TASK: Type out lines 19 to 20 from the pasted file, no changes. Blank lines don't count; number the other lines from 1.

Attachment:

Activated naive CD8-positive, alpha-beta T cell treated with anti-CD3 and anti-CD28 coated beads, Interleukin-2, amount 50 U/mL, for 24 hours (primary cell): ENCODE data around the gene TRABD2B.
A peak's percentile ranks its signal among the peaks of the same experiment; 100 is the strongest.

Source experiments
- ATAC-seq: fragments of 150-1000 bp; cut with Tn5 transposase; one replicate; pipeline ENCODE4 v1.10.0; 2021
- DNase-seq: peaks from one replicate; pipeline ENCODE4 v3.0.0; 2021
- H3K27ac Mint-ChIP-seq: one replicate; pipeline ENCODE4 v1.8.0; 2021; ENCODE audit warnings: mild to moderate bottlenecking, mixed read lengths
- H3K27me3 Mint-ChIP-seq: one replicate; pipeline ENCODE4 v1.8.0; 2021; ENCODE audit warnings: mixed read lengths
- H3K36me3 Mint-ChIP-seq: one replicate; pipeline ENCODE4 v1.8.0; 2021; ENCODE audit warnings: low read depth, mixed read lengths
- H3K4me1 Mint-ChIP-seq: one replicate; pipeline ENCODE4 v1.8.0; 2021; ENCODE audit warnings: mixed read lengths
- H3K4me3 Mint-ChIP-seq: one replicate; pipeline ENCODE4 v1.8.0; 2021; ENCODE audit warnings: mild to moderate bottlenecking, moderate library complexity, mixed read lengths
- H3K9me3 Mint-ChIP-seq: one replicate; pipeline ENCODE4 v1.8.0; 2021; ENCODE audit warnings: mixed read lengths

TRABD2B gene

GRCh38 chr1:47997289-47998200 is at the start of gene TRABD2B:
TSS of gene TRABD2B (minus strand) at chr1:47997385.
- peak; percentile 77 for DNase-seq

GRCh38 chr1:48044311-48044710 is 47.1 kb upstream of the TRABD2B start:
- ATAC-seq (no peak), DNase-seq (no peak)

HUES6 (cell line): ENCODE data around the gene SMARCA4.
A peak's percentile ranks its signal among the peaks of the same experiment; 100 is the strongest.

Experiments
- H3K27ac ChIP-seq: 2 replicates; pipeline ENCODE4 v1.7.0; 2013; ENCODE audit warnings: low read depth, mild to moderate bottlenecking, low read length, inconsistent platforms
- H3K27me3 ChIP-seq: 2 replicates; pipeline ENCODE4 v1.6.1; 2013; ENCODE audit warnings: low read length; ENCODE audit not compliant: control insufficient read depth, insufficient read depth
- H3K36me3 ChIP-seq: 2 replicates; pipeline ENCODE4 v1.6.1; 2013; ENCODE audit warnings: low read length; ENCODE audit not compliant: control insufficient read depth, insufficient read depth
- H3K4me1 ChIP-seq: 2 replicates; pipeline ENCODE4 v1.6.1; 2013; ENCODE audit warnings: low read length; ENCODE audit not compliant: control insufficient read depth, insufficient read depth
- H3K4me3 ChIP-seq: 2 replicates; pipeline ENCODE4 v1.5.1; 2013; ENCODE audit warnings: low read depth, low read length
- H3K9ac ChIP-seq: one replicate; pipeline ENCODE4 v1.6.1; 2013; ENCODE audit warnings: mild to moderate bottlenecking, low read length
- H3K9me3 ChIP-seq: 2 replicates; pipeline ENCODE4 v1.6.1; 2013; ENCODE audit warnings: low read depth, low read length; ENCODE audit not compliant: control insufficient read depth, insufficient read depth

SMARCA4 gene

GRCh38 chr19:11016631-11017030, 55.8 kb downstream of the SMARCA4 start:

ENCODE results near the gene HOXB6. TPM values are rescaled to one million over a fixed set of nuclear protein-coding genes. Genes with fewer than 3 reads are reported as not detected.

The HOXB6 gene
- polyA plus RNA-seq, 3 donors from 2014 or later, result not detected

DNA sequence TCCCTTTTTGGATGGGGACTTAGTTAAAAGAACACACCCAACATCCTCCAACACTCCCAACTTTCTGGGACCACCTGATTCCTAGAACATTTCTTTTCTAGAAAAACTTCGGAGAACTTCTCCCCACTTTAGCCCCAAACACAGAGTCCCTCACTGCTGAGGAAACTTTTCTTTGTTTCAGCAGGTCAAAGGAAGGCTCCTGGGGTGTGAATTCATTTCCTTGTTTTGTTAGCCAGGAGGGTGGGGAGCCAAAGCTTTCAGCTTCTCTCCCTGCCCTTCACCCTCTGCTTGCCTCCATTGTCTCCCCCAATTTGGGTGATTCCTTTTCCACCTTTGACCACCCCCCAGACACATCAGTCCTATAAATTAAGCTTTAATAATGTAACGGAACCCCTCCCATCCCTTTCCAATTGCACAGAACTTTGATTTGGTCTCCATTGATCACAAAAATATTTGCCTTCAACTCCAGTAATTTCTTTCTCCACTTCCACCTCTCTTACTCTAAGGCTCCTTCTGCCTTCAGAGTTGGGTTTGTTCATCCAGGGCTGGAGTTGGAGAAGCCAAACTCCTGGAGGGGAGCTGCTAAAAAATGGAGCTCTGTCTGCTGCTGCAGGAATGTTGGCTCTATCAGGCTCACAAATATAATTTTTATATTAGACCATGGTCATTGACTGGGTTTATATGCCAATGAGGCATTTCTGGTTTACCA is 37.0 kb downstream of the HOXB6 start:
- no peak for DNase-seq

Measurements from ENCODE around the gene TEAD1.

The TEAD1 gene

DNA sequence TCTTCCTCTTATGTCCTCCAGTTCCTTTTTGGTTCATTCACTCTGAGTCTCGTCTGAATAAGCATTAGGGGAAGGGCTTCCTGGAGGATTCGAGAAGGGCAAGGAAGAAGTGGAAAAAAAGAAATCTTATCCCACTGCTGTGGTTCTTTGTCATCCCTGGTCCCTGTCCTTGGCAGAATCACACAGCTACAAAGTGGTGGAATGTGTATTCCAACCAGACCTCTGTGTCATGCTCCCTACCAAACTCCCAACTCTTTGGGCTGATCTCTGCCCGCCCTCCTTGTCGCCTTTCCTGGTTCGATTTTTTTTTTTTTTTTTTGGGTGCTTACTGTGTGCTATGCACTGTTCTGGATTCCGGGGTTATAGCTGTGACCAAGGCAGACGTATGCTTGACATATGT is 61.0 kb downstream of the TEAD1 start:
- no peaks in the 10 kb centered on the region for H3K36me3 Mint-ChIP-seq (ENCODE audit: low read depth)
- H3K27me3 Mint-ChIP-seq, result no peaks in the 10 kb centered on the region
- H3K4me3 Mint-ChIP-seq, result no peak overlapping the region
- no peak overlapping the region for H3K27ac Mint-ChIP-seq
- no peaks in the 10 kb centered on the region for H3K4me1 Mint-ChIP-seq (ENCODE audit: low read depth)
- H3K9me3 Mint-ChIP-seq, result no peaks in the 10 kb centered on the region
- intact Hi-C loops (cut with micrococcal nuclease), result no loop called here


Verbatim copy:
A peak's percentile ranks its signal among the peaks of the same experiment; 100 is the strongest.

Experiments